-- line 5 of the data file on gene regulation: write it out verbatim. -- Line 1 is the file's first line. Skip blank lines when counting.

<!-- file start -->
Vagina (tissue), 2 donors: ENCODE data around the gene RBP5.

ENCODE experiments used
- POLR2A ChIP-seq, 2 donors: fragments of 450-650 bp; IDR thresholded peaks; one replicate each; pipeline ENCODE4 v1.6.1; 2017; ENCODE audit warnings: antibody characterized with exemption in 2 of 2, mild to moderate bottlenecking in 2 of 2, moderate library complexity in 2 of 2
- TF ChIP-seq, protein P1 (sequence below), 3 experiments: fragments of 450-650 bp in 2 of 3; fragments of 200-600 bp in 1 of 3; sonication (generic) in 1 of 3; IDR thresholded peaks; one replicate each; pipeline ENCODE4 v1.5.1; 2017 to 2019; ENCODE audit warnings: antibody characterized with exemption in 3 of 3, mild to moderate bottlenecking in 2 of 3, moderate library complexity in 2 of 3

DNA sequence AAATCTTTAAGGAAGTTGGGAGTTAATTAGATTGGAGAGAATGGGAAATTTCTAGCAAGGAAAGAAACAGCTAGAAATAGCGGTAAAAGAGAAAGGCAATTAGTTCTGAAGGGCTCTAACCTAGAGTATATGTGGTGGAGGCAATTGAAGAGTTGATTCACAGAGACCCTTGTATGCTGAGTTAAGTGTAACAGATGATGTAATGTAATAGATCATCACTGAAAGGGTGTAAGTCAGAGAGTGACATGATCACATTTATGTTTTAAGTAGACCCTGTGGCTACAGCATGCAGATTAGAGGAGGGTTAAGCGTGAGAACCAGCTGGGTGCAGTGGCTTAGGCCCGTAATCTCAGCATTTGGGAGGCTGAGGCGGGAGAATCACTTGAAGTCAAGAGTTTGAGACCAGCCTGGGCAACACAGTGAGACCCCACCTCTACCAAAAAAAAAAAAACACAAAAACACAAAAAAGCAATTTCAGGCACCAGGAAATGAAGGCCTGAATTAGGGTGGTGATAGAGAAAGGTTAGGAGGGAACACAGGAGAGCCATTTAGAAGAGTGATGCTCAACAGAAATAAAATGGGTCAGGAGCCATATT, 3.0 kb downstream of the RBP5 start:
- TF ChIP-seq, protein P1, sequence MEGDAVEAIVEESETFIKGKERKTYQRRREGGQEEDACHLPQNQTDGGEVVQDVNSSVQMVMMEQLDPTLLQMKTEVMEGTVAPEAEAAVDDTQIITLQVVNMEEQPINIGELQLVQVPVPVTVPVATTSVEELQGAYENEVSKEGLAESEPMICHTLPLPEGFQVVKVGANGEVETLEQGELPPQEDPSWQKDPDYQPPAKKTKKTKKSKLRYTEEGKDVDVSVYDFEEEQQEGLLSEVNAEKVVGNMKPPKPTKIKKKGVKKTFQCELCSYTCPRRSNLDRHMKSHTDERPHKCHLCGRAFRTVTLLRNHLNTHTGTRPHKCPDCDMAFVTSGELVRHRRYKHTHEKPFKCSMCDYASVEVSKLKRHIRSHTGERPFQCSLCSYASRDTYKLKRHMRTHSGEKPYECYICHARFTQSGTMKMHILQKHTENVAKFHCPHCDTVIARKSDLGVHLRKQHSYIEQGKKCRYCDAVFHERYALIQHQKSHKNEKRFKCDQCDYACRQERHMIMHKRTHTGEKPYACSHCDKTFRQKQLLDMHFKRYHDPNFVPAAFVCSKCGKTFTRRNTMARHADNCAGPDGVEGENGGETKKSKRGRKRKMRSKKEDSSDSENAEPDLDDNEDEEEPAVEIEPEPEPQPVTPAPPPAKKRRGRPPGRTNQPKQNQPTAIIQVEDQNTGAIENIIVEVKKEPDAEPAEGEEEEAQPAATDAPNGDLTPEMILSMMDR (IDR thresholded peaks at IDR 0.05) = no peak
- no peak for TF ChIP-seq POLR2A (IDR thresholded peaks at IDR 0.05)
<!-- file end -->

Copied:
DNA sequence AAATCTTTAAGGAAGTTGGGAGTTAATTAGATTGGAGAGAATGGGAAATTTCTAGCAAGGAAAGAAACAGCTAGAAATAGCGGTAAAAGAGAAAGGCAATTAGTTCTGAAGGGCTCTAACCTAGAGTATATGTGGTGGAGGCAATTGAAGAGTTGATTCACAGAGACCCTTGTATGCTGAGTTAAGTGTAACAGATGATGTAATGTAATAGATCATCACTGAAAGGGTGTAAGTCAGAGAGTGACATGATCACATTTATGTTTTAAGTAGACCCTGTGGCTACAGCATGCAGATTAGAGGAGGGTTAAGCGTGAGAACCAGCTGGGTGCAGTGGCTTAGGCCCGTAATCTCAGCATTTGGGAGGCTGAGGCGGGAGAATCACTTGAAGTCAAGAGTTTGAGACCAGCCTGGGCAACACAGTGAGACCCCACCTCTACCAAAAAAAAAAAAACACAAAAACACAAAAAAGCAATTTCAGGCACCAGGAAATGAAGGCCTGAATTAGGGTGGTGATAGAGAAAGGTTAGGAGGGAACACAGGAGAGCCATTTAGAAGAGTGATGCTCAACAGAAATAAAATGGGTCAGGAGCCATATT, 3.0 kb downstream of the RBP5 start: